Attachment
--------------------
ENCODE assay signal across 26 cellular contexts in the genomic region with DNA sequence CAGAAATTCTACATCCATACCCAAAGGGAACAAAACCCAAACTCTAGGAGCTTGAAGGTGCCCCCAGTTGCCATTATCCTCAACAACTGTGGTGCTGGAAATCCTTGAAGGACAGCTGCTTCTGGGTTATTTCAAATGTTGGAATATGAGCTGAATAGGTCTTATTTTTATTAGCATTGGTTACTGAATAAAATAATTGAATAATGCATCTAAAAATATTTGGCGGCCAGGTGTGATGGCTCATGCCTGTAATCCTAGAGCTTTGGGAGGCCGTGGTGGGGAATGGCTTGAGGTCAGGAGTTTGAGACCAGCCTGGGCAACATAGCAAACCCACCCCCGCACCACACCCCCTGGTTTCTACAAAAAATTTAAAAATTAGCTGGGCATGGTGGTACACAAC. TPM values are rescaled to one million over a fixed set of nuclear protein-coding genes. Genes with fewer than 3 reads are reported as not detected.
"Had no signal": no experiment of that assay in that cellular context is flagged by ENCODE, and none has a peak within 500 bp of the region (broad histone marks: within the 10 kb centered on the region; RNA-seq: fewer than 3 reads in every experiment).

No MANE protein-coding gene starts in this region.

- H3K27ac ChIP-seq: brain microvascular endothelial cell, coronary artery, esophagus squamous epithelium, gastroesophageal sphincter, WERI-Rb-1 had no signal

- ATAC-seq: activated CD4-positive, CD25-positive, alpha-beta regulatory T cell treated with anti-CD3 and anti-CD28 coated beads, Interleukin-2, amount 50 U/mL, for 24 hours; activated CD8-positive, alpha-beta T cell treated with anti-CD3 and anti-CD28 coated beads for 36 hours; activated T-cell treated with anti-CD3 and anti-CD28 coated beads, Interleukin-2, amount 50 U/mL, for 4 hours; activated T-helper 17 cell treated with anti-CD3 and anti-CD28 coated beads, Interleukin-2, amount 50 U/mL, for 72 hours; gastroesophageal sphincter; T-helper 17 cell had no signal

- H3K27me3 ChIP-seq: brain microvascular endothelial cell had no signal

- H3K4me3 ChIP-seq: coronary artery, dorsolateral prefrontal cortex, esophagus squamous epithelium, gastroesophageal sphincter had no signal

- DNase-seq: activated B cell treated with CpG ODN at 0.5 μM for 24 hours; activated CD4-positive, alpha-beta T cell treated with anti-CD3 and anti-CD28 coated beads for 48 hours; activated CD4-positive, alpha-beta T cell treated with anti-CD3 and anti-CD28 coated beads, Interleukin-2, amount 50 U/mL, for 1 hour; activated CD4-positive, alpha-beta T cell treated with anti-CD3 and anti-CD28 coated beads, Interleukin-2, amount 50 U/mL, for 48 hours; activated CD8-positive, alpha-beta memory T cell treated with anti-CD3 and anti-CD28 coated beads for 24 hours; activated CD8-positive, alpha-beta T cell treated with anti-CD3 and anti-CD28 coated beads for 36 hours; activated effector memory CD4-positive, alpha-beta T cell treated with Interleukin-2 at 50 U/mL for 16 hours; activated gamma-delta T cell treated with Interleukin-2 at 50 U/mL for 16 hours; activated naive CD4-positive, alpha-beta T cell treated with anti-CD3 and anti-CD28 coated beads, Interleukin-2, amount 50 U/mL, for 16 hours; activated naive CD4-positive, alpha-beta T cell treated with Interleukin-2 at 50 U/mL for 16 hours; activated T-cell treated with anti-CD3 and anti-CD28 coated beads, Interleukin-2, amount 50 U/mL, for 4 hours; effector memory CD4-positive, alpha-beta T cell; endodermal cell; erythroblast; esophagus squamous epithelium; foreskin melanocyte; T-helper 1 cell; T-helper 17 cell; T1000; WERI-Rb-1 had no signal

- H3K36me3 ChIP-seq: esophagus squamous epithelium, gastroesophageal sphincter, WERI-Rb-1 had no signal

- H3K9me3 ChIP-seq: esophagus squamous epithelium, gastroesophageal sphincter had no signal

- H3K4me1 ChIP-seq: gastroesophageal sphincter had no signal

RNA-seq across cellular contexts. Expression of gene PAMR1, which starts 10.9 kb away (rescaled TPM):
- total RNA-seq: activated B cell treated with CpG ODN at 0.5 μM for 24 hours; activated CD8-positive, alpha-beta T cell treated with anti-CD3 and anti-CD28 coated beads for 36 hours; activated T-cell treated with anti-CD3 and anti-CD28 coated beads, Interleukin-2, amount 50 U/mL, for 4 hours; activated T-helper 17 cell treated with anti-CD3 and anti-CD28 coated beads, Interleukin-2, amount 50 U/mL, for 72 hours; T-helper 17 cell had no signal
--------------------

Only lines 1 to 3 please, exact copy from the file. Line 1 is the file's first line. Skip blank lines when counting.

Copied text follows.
ENCODE assay signal across 26 cellular contexts in the genomic region with DNA sequence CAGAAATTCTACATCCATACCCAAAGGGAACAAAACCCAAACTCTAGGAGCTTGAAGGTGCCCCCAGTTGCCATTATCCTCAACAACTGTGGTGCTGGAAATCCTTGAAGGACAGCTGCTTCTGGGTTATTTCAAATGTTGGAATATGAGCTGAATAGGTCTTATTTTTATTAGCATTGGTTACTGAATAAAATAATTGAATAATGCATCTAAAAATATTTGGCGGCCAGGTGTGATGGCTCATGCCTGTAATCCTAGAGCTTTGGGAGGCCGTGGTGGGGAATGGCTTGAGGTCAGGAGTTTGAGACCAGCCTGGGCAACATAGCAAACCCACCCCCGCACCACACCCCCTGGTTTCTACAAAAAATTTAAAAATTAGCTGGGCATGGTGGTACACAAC. TPM values are rescaled to one million over a fixed set of nuclear protein-coding genes. Genes with fewer than 3 reads are reported as not detected.
"Had no signal": no experiment of that assay in that cellular context is flagged by ENCODE, and none has a peak within 500 bp of the region (broad histone marks: within the 10 kb centered on the region; RNA-seq: fewer than 3 reads in every experiment).

No MANE protein-coding gene starts in this region.